Books & Literature

Book Review: CSI Told You Lies, by Meshel Laurie

TRUE CRIME: Meshel Laurie, host of the incredibly successful Australian True Crime podcast speaks to the forensic pathologists, homicide detectives, defence barristers and victims’ families in this moving and gripping study of violent crime and largescale natural disaster.

An interesting introduction to some of the work of the Victorian Institute of Forensic Medicine.

True crime continues to grow in popularity, both on screen and in the publishing industry. TV personality Meshel Laurie has joined the growing cohort of writers delving into this genre with her book CSI Told You Lies.

Laurie looks into the work of the world-famous Victorian Institute of Forensic Medicine, mostly through interviews with some of its more famous staff and alumni. Here are such luminaries as: Professor Stephen Cordner, Head of International Programs for the VIFM; Associate Professor Richard Bassed, who spent months helping to identify victims of the 2004 tsunami in Southeast Asia; and Senior Forensic Anthropologist Soren Blau, who can tell you almost anything from a pile of bones. Laurie’s chatty style comes through in her interviews with these amazing people, although at times it reads too much like a podcast transcript and not enough like a book. However, despite that, each of these people, and several others she interviewed, has incredible tales to tell and fascinating information to impart.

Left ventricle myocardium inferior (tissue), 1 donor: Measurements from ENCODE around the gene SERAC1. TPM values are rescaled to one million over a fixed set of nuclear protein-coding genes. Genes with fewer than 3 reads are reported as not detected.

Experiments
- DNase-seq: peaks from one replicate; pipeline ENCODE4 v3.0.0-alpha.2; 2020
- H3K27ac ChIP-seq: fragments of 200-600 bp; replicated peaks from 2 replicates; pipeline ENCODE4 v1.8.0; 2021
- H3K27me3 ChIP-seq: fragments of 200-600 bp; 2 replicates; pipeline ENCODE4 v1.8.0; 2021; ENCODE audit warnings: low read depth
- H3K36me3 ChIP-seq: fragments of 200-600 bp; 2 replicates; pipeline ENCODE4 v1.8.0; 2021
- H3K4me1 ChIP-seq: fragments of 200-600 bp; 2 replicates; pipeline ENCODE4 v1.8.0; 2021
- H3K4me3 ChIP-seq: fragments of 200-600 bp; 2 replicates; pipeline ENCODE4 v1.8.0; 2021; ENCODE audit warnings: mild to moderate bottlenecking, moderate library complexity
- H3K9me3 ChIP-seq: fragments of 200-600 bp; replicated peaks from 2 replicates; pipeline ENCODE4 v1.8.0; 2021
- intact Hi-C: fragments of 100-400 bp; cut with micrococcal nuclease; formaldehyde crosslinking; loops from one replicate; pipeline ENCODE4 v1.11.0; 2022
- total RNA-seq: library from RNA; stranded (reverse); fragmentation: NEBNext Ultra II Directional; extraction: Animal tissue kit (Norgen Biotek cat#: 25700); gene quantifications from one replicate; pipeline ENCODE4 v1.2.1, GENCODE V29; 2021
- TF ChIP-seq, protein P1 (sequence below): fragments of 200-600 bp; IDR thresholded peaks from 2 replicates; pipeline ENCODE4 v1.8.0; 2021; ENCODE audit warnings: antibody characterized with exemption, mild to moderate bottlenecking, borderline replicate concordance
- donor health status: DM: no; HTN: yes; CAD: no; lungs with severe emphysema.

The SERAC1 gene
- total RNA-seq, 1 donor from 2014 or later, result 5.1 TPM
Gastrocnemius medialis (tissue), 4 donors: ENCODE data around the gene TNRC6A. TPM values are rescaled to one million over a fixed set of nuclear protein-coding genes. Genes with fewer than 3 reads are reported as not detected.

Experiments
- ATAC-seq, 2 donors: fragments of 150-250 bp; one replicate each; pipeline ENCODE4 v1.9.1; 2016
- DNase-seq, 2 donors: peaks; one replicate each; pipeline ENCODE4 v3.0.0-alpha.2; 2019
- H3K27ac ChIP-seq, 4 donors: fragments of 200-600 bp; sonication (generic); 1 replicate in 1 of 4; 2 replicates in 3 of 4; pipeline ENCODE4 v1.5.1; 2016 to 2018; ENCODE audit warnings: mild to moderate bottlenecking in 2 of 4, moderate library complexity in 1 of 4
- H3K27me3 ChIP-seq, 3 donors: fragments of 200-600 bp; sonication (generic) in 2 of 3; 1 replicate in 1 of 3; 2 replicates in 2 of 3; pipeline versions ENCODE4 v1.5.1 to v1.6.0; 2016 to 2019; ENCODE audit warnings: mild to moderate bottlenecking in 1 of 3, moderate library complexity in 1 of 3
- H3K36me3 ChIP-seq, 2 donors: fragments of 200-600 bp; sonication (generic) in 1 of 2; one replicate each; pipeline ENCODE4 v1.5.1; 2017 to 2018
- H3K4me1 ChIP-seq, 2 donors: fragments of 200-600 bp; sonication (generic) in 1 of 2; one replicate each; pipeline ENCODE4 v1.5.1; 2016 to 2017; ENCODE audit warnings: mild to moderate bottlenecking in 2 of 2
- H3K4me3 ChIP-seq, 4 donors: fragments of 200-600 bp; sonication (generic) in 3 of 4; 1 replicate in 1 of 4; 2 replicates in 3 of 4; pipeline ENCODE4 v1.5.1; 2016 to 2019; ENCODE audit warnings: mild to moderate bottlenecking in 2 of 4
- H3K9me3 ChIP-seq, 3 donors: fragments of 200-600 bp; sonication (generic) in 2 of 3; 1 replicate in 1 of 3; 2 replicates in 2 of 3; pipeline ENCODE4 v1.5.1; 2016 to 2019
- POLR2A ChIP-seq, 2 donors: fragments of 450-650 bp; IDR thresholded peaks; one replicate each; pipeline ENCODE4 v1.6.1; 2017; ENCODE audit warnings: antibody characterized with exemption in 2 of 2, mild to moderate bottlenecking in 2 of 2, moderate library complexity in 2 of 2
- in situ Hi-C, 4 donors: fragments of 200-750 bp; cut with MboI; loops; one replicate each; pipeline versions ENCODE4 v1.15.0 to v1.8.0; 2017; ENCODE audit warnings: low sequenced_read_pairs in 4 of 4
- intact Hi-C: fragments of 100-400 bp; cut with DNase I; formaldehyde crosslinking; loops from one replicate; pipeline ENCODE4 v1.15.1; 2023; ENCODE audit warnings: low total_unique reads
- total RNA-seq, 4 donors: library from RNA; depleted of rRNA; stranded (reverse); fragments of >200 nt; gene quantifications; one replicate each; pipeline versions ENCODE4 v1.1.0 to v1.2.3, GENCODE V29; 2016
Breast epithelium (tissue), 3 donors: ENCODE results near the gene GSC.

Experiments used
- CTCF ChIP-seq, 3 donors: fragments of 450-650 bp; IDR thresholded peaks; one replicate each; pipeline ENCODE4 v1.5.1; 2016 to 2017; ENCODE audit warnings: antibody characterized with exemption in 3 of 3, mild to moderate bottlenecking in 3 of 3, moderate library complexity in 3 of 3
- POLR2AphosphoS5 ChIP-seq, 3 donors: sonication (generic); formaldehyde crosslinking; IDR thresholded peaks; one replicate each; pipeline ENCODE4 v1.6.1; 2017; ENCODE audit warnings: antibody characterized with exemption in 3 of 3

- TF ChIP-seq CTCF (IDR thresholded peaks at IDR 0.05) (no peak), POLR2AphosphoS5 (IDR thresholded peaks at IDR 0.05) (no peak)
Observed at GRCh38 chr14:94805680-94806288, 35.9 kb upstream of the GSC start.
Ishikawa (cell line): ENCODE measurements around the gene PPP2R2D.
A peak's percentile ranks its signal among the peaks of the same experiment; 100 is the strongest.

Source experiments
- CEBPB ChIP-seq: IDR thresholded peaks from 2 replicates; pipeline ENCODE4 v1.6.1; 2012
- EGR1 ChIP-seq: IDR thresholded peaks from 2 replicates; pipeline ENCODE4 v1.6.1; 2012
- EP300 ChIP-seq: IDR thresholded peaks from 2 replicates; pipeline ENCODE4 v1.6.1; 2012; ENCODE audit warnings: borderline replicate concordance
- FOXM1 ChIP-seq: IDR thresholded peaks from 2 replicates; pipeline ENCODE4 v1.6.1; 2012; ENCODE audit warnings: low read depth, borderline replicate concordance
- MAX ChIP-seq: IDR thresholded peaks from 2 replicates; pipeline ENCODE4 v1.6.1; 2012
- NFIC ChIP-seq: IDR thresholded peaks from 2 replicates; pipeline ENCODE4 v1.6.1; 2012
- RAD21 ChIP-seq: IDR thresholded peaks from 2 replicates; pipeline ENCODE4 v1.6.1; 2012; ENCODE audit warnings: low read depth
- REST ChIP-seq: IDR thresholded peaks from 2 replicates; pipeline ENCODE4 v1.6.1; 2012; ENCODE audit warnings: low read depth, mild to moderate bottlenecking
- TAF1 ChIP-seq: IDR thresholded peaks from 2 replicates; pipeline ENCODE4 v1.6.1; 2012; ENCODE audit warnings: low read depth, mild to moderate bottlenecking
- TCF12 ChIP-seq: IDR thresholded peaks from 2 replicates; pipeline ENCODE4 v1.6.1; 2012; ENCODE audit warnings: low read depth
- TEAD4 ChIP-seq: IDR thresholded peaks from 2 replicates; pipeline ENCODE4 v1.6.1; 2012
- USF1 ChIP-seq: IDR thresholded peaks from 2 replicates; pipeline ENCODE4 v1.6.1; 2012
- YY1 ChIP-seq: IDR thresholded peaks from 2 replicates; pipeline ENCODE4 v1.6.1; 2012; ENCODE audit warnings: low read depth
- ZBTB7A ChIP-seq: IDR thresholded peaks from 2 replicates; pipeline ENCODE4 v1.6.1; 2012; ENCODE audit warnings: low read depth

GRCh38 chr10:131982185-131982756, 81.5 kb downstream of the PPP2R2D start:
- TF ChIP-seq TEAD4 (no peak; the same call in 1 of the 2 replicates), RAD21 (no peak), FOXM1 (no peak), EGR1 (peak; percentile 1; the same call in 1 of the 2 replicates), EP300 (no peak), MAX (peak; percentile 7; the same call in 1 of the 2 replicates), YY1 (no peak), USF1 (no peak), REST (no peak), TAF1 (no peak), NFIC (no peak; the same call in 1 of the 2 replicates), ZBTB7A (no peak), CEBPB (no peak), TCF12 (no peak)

Of particular interest is the concept of what is now known as “the CSI effect”. One of the downsides of our hunger for crime television is that we tend to accept the technical details of such shows as CSI as being generally correct. And they aren’t. This might seem of little consequence until one of us gets on a jury. Then, listening to real experts unable to, for example, narrow a person’s time of death down to anything other than a six-hour window, we assume that they are incompetent, because the CSI team could get it down to 30 minutes. Part of what Laurie has set out to do in this work is dispel some of those myths. The book might have flowed better had she structured it around these myths: instead it is partly structured around specific interviews, and partly structured around specific cases. It cries out for some tighter editing, because interesting though the material is, it is presented in a way which is unsatisfyingly rambling. 

Some of the cases Laurie looks at are the David Hookes assault, the Black Saturday bushfires, the attack on flight MH17, and the horrific killings of Eurydice Dixon and Aya Maasarwe. She is always respectful of the victims and their families, some of whom she interviews or has written communication with. 

Laurie writes well and has pulled together some genuinely interesting research. She is clearly passionate about her subject-matter, and this shines through in the work. Some more rigorous editing in terms of structure, and a less chatty writing style, would have made this a much better piece of work. 

CSI Told You Lies is a great addition to the bookshelf of any true-crime afficionado. 

Reviewed by Tracey Korsten
Twitter: @TraceyKorsten

Distributed by: Penguin Books
Released: 3 August 2021
RRP: $34.99

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